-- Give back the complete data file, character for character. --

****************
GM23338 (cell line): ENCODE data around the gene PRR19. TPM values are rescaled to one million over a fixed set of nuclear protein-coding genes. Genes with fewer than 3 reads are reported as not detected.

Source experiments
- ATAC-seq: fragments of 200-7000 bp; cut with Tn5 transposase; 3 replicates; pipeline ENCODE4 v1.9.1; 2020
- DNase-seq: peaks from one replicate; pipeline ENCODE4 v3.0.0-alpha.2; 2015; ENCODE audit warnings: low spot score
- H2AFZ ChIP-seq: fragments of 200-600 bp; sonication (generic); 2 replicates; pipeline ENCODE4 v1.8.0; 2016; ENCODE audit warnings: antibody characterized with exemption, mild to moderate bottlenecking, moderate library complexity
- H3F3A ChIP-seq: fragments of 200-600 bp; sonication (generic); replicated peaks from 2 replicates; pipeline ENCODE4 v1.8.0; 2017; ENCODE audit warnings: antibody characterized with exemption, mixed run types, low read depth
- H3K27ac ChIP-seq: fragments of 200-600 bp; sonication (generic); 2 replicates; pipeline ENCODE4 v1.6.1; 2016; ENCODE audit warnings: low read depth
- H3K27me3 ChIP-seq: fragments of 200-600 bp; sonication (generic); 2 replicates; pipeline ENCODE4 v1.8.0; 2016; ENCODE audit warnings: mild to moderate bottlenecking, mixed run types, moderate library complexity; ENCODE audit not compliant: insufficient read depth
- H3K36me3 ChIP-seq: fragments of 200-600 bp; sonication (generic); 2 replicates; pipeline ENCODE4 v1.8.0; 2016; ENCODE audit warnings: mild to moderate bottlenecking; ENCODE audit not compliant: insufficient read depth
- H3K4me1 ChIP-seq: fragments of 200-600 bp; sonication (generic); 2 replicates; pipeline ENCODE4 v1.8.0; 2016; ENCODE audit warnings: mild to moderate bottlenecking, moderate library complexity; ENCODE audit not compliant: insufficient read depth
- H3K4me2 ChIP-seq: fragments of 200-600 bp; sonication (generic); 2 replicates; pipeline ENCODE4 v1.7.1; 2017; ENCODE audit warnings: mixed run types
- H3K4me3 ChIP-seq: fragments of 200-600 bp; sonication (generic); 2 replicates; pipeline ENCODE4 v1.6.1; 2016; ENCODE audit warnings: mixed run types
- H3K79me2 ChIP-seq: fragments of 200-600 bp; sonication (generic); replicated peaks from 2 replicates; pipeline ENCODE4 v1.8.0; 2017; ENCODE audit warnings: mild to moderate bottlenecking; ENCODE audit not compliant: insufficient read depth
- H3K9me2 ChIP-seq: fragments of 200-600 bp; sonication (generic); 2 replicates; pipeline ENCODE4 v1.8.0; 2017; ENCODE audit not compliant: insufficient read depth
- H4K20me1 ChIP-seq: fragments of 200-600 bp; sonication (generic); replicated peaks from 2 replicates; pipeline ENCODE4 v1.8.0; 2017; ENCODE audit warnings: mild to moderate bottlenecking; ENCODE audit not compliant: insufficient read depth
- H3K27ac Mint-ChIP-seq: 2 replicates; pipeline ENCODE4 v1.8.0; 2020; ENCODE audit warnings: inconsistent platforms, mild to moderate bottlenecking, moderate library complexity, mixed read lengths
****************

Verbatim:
GM23338 (cell line): ENCODE data around the gene PRR19. TPM values are rescaled to one million over a fixed set of nuclear protein-coding genes. Genes with fewer than 3 reads are reported as not detected.

Source experiments
- ATAC-seq: fragments of 200-7000 bp; cut with Tn5 transposase; 3 replicates; pipeline ENCODE4 v1.9.1; 2020
- DNase-seq: peaks from one replicate; pipeline ENCODE4 v3.0.0-alpha.2; 2015; ENCODE audit warnings: low spot score
- H2AFZ ChIP-seq: fragments of 200-600 bp; sonication (generic); 2 replicates; pipeline ENCODE4 v1.8.0; 2016; ENCODE audit warnings: antibody characterized with exemption, mild to moderate bottlenecking, moderate library complexity
- H3F3A ChIP-seq: fragments of 200-600 bp; sonication (generic); replicated peaks from 2 replicates; pipeline ENCODE4 v1.8.0; 2017; ENCODE audit warnings: antibody characterized with exemption, mixed run types, low read depth
- H3K27ac ChIP-seq: fragments of 200-600 bp; sonication (generic); 2 replicates; pipeline ENCODE4 v1.6.1; 2016; ENCODE audit warnings: low read depth
- H3K27me3 ChIP-seq: fragments of 200-600 bp; sonication (generic); 2 replicates; pipeline ENCODE4 v1.8.0; 2016; ENCODE audit warnings: mild to moderate bottlenecking, mixed run types, moderate library complexity; ENCODE audit not compliant: insufficient read depth
- H3K36me3 ChIP-seq: fragments of 200-600 bp; sonication (generic); 2 replicates; pipeline ENCODE4 v1.8.0; 2016; ENCODE audit warnings: mild to moderate bottlenecking; ENCODE audit not compliant: insufficient read depth
- H3K4me1 ChIP-seq: fragments of 200-600 bp; sonication (generic); 2 replicates; pipeline ENCODE4 v1.8.0; 2016; ENCODE audit warnings: mild to moderate bottlenecking, moderate library complexity; ENCODE audit not compliant: insufficient read depth
- H3K4me2 ChIP-seq: fragments of 200-600 bp; sonication (generic); 2 replicates; pipeline ENCODE4 v1.7.1; 2017; ENCODE audit warnings: mixed run types
- H3K4me3 ChIP-seq: fragments of 200-600 bp; sonication (generic); 2 replicates; pipeline ENCODE4 v1.6.1; 2016; ENCODE audit warnings: mixed run types
- H3K79me2 ChIP-seq: fragments of 200-600 bp; sonication (generic); replicated peaks from 2 replicates; pipeline ENCODE4 v1.8.0; 2017; ENCODE audit warnings: mild to moderate bottlenecking; ENCODE audit not compliant: insufficient read depth
- H3K9me2 ChIP-seq: fragments of 200-600 bp; sonication (generic); 2 replicates; pipeline ENCODE4 v1.8.0; 2017; ENCODE audit not compliant: insufficient read depth
- H4K20me1 ChIP-seq: fragments of 200-600 bp; sonication (generic); replicated peaks from 2 replicates; pipeline ENCODE4 v1.8.0; 2017; ENCODE audit warnings: mild to moderate bottlenecking; ENCODE audit not compliant: insufficient read depth
- H3K27ac Mint-ChIP-seq: 2 replicates; pipeline ENCODE4 v1.8.0; 2020; ENCODE audit warnings: inconsistent platforms, mild to moderate bottlenecking, moderate library complexity, mixed read lengths